Metals are one of the most-used materials in the modern built world, found in everything from buildings to aircraft to smartphones. While most metals are mined from the earth, scientists have recently created a new generation of metals in the lab. These so-called bulk metallic glasses have unique properties. They’re stronger and harder than conventional metals, but can be formed like plastics. This sounds astonishing. What’s behind their special characteristics?
To the naked eye, these lab-made materials look like regular metals, but are smoother and very shiny. The secret behind their unusual properties has to do with their structure on an atomic level. My colleagues (at Universität des Saarlandes in Germany and Oregon State University) and I undertook new research using high-energy X-ray light to unravel some of their mysteries. We have identified the relationship between bulk metallic glasses’ atomic-scale structure and their visible-scale viscous flow—essentially what allows them to flow like thick honey or thin water.
Super Strong and Can Also Flow
Bulk metallic glasses are made of multiple components, including zirconium, copper, nickel, aluminum, gold, and platinum. They exhibit very high strength. If you tear, bend or press a piece of one of these metals, it is so strong that deforming it permanently is very difficult. It can store much more deformation energy than any other metals, making it an ideal spring material.
But what makes bulk metallic glasses unique is that their great strength is combined with the ability to flow like a thick liquid when in a special supercooled liquid state that regular metals cannot reach. When heated to a certain temperature range, they flow like viscous liquid. This makes it possible to mold these special metals by hot-forming processing typically used for traditional glasses and plastics. In principle, you can even blow the metals as you would with bottle glasses.
All metals in nature have a regular, repeating arrangement of atoms, where atoms are stacked up almost uniformly in a three-dimensional lattice. In contrast, these lab-made bulk metallic glasses have a more or less random atomic arrangement. This is because they are made by cooling heated liquid material so fast that atoms are “frozen-in” at their current positions; it maintains the amorphous structure of a liquid.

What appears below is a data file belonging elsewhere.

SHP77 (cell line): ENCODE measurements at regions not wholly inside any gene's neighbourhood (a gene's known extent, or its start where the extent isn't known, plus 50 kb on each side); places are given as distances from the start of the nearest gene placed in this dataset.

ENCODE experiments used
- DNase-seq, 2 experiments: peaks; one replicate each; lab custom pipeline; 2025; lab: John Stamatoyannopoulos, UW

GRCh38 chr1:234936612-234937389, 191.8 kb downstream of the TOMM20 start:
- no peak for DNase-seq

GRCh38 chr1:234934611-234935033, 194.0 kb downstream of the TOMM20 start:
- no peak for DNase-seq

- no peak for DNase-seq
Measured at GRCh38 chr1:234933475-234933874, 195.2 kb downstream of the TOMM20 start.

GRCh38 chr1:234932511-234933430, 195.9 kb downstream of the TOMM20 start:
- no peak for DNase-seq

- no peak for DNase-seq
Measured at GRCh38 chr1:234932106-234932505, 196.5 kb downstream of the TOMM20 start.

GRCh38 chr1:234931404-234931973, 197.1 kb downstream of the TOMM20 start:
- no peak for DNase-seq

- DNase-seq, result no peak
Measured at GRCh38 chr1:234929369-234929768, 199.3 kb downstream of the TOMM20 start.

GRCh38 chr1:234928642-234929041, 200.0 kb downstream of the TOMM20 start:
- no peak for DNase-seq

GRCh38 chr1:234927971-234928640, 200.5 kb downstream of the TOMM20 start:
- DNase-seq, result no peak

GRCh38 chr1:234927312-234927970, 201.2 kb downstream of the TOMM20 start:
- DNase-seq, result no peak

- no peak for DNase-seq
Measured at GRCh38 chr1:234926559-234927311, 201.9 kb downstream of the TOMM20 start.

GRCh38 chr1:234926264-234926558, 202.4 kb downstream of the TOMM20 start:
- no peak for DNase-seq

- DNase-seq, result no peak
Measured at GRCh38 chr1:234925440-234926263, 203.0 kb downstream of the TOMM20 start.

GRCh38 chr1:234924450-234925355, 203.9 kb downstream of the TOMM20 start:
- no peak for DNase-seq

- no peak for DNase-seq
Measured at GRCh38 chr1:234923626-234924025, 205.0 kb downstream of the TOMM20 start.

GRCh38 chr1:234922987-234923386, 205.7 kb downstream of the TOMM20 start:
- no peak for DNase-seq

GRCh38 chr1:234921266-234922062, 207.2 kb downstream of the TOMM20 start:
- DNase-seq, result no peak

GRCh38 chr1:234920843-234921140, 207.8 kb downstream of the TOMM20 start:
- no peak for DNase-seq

Normal metals suffer from certain defects that widely exist in their regular, crystalline structure. When a force is applied, those defects help the planes of organized atoms slip past each other; thus, these alloys can fairly easily be permanently deformed. This does not happen in bulk metallic glasses since their atoms are all mixed up, not organized in an orderly grid. Their structure means they can resist much larger deformation or force until their shape is permanently changed.
But what’s really unusual about bulk metallic glasses is their ability to flow like a thick liquid in their supercooled liquid state—a unique state they can stay in quite stably, while almost impossible for conventional metals to reach. To get a bulk metallic glass into this unusual state, you heat it to a certain temperature range—usually a bit more than two-thirds of the way to its melting point—the so-called supercooled liquid region. The rising temperature unfreezes the atoms so they can move around. They behave like a liquid, but a very thick, slow-flowing one. Making use of this special viscous flow region, scientists are able to form and shape the geometries of bulk metallic glasses into complex shapes by, for example, “blow molding,” something other modes of metal processing cannot manage.